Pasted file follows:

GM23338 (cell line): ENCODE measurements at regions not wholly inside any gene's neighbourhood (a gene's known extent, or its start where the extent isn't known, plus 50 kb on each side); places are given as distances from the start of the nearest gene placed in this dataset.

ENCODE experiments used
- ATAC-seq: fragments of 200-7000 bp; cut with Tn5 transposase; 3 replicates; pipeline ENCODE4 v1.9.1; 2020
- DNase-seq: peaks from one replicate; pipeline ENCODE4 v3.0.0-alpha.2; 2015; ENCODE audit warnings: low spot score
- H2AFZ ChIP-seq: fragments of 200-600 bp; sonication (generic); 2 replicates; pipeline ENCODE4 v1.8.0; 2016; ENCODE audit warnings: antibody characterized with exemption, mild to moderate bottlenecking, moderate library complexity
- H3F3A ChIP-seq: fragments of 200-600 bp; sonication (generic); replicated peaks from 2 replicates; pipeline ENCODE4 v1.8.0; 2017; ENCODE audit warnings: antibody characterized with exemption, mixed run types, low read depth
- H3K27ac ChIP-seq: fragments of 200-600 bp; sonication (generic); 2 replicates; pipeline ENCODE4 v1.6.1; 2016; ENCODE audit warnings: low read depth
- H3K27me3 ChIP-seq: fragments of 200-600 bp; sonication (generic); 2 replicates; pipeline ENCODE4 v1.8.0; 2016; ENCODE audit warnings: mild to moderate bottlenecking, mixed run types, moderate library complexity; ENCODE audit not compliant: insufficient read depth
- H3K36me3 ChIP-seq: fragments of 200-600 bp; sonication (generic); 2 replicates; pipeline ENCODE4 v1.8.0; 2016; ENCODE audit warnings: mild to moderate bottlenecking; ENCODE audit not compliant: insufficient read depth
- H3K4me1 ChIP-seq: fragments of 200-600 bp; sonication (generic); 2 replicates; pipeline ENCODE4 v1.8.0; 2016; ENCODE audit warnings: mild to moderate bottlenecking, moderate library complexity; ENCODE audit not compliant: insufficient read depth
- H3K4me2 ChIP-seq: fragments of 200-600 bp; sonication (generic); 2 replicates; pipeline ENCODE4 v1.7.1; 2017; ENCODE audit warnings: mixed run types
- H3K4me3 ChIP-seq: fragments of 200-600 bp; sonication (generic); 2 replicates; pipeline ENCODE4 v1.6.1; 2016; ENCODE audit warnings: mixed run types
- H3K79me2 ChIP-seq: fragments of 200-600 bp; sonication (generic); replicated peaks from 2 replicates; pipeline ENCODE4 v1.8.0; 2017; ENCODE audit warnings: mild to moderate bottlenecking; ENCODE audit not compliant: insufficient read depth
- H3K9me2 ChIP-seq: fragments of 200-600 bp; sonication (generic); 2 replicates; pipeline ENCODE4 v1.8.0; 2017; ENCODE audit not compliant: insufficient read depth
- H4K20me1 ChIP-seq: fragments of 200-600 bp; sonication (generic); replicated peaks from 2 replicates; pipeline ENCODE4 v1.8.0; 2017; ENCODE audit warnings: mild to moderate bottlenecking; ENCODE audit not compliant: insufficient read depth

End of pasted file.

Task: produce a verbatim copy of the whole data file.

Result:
GM23338 (cell line): ENCODE measurements at regions not wholly inside any gene's neighbourhood (a gene's known extent, or its start where the extent isn't known, plus 50 kb on each side); places are given as distances from the start of the nearest gene placed in this dataset.

ENCODE experiments used
- ATAC-seq: fragments of 200-7000 bp; cut with Tn5 transposase; 3 replicates; pipeline ENCODE4 v1.9.1; 2020
- DNase-seq: peaks from one replicate; pipeline ENCODE4 v3.0.0-alpha.2; 2015; ENCODE audit warnings: low spot score
- H2AFZ ChIP-seq: fragments of 200-600 bp; sonication (generic); 2 replicates; pipeline ENCODE4 v1.8.0; 2016; ENCODE audit warnings: antibody characterized with exemption, mild to moderate bottlenecking, moderate library complexity
- H3F3A ChIP-seq: fragments of 200-600 bp; sonication (generic); replicated peaks from 2 replicates; pipeline ENCODE4 v1.8.0; 2017; ENCODE audit warnings: antibody characterized with exemption, mixed run types, low read depth
- H3K27ac ChIP-seq: fragments of 200-600 bp; sonication (generic); 2 replicates; pipeline ENCODE4 v1.6.1; 2016; ENCODE audit warnings: low read depth
- H3K27me3 ChIP-seq: fragments of 200-600 bp; sonication (generic); 2 replicates; pipeline ENCODE4 v1.8.0; 2016; ENCODE audit warnings: mild to moderate bottlenecking, mixed run types, moderate library complexity; ENCODE audit not compliant: insufficient read depth
- H3K36me3 ChIP-seq: fragments of 200-600 bp; sonication (generic); 2 replicates; pipeline ENCODE4 v1.8.0; 2016; ENCODE audit warnings: mild to moderate bottlenecking; ENCODE audit not compliant: insufficient read depth
- H3K4me1 ChIP-seq: fragments of 200-600 bp; sonication (generic); 2 replicates; pipeline ENCODE4 v1.8.0; 2016; ENCODE audit warnings: mild to moderate bottlenecking, moderate library complexity; ENCODE audit not compliant: insufficient read depth
- H3K4me2 ChIP-seq: fragments of 200-600 bp; sonication (generic); 2 replicates; pipeline ENCODE4 v1.7.1; 2017; ENCODE audit warnings: mixed run types
- H3K4me3 ChIP-seq: fragments of 200-600 bp; sonication (generic); 2 replicates; pipeline ENCODE4 v1.6.1; 2016; ENCODE audit warnings: mixed run types
- H3K79me2 ChIP-seq: fragments of 200-600 bp; sonication (generic); replicated peaks from 2 replicates; pipeline ENCODE4 v1.8.0; 2017; ENCODE audit warnings: mild to moderate bottlenecking; ENCODE audit not compliant: insufficient read depth
- H3K9me2 ChIP-seq: fragments of 200-600 bp; sonication (generic); 2 replicates; pipeline ENCODE4 v1.8.0; 2017; ENCODE audit not compliant: insufficient read depth
- H4K20me1 ChIP-seq: fragments of 200-600 bp; sonication (generic); replicated peaks from 2 replicates; pipeline ENCODE4 v1.8.0; 2017; ENCODE audit warnings: mild to moderate bottlenecking; ENCODE audit not compliant: insufficient read depth